General, Berkeley Divinity School at Yale, Nashotah House in Wisconsin, Sewanee, and Virginia Theological Seminary are to develop an education program for underdeveloped areas of the Anglican world, especially in Africa.
The seminary board chairs also agreed to meet at least annually, possibly without the deans.
It's Morgan's hope that the joint projects mean that the days of Lone Rangers are over. "The Episcopal seminaries, in doing theological education in a new way, must no longer work separately and secretly," he said, "but transparently and in accord with agreed-upon common goals."
The noncrisis at Bexley
How did Bexley Hall become part of the news stories earlier this year that arose from the financial crises at Episcopal Divinity School and Seabury-Western? The Very Rev. John R. Kevern, Bexley's dean and president, noted that the closure of the school's Rochester program was the end of a gradual process that began with Bexley's establishing an alliance with Trinity Lutheran Seminary in 1998. The Rochester closing was actually announced in May 2007. In his view, the story was revived this year by critics eager to suggest that Episcopal seminaries are failing enterprises.
"Actually, our enrollment is growing," Bexley's dean said.
A major factor involved in the closing of the Rochester program, he said, was a state ruling that with the termination of the school's cooperative venture with Colgate Rochester Crozer Divinity School, Bexley was no longer entitled to award degrees in New York. It was also doubtful that the Rochester campus could qualify for reaccreditation. Bexley has found its collaboration with Trinity Lutheran more comfortable than the arrangement with Colgate Rochester Crozer, which it ended several years ago. The Episcopal Church and the Evangelical Lutheran Church of America, Trinity's sponsoring denomination, have a concordat of full intercommunion and mutual recognition of ministries.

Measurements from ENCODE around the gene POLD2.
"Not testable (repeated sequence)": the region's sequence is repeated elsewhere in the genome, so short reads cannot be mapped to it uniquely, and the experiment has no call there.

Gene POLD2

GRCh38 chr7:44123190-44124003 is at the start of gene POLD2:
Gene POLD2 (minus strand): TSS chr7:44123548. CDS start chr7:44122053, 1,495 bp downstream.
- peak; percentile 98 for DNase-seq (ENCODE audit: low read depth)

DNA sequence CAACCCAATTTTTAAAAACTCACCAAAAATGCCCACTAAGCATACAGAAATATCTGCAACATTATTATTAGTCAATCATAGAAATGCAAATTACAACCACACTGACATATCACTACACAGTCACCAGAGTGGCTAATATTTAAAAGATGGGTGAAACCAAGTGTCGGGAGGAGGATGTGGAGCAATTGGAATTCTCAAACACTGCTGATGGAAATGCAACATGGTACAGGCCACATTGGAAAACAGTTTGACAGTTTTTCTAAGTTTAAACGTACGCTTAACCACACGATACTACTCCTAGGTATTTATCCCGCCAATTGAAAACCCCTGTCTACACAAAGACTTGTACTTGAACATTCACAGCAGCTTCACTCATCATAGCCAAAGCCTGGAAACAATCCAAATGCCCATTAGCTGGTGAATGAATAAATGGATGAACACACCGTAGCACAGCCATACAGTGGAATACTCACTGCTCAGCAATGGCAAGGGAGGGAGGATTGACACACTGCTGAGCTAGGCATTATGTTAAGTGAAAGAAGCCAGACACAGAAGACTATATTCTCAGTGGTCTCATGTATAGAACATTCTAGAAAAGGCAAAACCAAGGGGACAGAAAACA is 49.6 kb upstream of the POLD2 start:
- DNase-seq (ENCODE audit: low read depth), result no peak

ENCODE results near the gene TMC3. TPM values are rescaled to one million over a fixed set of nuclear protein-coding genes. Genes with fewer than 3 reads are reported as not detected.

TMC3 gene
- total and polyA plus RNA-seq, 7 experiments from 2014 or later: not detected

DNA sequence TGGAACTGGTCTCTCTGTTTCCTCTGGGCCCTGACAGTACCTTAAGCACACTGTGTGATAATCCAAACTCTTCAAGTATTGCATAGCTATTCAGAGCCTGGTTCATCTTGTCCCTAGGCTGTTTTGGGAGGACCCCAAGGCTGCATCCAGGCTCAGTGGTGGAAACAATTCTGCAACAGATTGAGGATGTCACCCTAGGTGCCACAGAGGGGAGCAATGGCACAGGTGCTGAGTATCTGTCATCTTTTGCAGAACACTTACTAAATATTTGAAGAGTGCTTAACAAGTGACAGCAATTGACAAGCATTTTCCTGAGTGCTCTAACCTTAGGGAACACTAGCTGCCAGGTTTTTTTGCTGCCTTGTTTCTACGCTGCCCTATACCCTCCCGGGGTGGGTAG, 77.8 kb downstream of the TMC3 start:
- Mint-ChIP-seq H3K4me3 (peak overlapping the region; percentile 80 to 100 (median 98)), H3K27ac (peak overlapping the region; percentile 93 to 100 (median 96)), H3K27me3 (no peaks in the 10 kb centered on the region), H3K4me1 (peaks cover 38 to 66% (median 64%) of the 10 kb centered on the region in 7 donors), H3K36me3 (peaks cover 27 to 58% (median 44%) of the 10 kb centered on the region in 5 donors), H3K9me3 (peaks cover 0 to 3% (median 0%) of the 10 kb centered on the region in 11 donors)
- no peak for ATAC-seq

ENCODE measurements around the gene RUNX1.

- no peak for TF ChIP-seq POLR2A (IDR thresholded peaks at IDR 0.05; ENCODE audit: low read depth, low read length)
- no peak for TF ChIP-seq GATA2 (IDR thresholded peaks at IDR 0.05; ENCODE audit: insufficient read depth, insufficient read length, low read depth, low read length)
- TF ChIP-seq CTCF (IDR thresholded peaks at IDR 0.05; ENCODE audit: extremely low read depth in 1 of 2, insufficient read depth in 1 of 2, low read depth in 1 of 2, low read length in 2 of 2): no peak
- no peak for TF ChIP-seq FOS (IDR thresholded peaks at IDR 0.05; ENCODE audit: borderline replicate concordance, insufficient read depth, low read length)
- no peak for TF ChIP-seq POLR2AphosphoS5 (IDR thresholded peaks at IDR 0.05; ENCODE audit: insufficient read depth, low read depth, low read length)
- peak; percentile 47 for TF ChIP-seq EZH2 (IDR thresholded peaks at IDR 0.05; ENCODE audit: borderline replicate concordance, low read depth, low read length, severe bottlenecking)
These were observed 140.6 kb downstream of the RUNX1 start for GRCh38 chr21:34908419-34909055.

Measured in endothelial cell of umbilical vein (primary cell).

In Columbus, Bexley rents a building on the Trinity campus as its headquarters and enrolls its own student body, the dean explained. It passes on to Trinity three-quarters of the tuition it receives, and Trinity in return offers most of the courses that Bexley students take. Bexley's three full-time and one half-time faculty members offer courses in Anglican studies (which attract some Trinity seminarians) and preside over Bexley's spiritual formation program.
Bexley Hall has found a comfortable place in Columbus, Ohio, where it rents a small building and shares resources, students, and faculty with adjacent Trinity Lutheran Seminary.
(Photo courtesy of Trinity Lutheran Seminary)
One of Bexley's points of pride is this emphasis on formation. Students and faculty participate in an annual extended retreat, much of it in silence. Faculty members commit themselves to a rule of life. And students are asked to draw up and pursue a similar rule for themselves in consultation with a spiritual director.
With only about 25 full-time-equivalent students currently, Bexley is the smallest accredited Episcopal seminary. But that doesn't mean it's a failing institution. It has agreed to participate in two of the Episcopal multiseminary collaborations now in creation.
"Closing Rochester freed up money for Columbus," said the Rev. Carlson Gerdau, Bexley's board chair. "We've got $9 million in the bank and no buildings to worry about. We're in good shape."